In the same report, witnesses indicated that fishermen in coastal communities had very little confidence in the ability of the Department of Fisheries and Oceans to manage the fishery. There were complaints that DFO policy-makers in Ottawa had no grasp on local issues. Further, there were concerns about enforcement, science and foreign fishing. I reference this report and the testimony because several years later we still have not addressed these concerns.

There have been studies on the collapse of the fisheries in Newfoundland and Labrador over the years. There have been several recommendations made. One of the last reports produced by the Standing Committee on Fisheries and Oceans was entitled “Northern Cod: A Failure of Canadian Fisheries Management”. The report stated:

Concluding that overfishing was the cause of the collapse of the northern cod stock should not surprise anyone. Others who have studied this issue have come to the same conclusion. However, the Committee felt that it was necessary to travel to Newfoundland and Labrador to fully understand the factors that allowed the “world's greatest fish stock” to be grossly overfished for so many years. In our view, the major factor was clearly mismanagement.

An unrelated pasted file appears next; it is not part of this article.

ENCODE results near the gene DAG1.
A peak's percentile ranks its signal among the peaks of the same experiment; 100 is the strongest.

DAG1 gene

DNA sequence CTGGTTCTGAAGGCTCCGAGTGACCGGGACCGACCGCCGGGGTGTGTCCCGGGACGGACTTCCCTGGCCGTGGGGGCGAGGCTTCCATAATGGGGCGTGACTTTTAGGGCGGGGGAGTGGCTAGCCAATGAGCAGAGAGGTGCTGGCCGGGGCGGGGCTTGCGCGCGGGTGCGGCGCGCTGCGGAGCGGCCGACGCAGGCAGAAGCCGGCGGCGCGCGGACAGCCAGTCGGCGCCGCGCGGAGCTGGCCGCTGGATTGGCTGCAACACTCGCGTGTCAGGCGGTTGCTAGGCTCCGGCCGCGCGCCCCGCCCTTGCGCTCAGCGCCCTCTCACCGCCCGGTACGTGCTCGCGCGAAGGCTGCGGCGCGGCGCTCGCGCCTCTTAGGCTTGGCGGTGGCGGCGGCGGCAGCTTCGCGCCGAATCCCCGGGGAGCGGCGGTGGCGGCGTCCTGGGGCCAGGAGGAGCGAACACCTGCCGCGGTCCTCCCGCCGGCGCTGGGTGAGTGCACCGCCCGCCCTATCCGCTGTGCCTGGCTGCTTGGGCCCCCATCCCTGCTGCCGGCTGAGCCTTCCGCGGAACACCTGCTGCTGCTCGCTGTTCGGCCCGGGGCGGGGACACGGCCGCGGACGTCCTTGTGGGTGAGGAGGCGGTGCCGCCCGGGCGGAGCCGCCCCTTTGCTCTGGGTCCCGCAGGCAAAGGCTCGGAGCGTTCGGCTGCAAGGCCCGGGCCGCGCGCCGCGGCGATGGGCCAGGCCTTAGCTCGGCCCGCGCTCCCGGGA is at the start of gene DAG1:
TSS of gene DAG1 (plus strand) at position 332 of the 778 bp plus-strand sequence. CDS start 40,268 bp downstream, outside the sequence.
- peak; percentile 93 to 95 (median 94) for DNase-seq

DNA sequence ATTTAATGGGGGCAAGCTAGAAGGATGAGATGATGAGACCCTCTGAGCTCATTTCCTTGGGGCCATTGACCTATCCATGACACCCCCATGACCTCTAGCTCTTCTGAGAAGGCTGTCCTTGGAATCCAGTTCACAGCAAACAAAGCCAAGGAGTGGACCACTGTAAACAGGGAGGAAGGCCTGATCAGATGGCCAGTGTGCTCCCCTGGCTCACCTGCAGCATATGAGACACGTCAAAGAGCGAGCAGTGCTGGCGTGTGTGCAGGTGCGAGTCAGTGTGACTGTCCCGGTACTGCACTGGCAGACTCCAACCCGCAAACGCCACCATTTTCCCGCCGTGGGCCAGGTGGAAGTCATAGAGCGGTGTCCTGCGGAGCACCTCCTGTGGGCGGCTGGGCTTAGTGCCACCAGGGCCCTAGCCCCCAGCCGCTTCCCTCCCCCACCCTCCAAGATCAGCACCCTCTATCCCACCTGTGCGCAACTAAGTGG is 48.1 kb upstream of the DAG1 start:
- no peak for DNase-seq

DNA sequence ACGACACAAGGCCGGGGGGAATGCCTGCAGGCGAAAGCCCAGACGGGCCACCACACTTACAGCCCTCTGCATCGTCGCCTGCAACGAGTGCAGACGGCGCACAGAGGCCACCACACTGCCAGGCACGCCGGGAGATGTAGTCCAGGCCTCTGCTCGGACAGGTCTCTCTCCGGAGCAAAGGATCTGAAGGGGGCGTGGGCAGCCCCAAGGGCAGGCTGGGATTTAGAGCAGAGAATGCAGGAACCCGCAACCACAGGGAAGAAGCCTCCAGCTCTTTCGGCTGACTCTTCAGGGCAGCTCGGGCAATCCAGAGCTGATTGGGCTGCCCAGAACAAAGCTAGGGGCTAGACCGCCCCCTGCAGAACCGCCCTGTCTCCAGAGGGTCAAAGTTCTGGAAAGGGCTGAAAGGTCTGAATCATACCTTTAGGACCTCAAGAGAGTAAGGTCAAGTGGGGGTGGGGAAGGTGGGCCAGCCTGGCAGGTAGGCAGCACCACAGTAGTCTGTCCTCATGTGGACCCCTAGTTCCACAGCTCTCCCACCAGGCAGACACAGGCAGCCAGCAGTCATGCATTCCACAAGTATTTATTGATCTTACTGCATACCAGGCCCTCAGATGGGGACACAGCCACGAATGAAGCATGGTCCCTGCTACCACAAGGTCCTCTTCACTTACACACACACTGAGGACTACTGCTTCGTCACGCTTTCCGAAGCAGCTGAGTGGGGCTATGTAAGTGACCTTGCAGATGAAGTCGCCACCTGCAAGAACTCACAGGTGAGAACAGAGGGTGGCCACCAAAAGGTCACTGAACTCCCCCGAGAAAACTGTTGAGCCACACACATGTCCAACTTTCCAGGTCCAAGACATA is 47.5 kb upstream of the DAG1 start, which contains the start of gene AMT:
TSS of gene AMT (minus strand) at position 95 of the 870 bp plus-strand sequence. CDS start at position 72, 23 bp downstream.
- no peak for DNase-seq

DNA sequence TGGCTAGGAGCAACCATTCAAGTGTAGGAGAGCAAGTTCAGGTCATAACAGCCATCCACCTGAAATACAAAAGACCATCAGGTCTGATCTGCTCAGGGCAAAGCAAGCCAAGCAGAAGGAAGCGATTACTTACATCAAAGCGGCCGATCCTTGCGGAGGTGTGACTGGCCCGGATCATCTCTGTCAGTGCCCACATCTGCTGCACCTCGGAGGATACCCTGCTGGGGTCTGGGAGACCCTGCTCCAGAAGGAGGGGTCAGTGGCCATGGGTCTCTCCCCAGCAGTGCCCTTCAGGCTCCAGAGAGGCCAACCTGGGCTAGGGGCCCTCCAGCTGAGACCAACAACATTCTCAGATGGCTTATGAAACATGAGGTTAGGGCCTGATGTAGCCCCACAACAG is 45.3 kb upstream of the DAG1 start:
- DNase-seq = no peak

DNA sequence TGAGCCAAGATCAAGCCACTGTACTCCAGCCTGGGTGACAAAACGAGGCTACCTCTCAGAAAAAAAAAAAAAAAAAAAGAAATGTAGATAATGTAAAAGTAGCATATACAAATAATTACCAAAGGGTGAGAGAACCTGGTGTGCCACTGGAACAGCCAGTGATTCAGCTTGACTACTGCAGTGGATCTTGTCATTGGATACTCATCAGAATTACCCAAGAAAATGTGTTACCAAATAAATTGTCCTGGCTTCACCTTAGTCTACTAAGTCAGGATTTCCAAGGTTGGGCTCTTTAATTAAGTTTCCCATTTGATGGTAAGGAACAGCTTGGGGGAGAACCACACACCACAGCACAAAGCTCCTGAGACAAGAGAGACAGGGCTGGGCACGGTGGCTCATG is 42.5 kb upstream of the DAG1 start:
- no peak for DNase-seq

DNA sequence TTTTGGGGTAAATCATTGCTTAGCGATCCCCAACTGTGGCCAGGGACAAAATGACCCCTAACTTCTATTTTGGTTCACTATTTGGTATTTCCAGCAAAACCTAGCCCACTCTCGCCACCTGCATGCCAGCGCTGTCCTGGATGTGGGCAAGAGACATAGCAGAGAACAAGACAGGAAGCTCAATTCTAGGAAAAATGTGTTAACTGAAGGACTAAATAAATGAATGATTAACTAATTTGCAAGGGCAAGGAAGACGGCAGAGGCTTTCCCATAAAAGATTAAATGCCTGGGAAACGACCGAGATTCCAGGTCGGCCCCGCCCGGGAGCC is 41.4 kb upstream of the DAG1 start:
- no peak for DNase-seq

It also concluded that the failure of the northern cod to re-establish itself was a lack of vision and long-term planning.

Nothing has been done with this report. These recommendations have yet to be acted on. There has been very little real analysis as to what has been successful and what has not.

The Conservative government likes to talk about streamlining and modernization, implying that fisheries should be run like a business, but successful businesses create plans with vision, goals and targets. Successful businesses understand the importance of innovation and research. None of this is happening.

The Minister of Fisheries and Oceans recently stated that “the fishery is broken”. However, rather than implementing the recommendations from the 1998 report and the 2005 report of the Standing Committee on Fisheries and Oceans, the government is moving backward and making cuts to the department, including science and enforcement. Instead of putting forward a concrete plan to rebuild the fisheries, the government is determined to move forward with its reckless cuts.

We need to take a serious look at the future of Canada's fisheries and our many coastal communities and their local economies. This bill provides a real opportunity to take a fundamental look at the direction of Canada's fisheries and how we might rebuild our once great fishery.

Hans Rollman, a Newfoundland columnist for The Independent, wrote: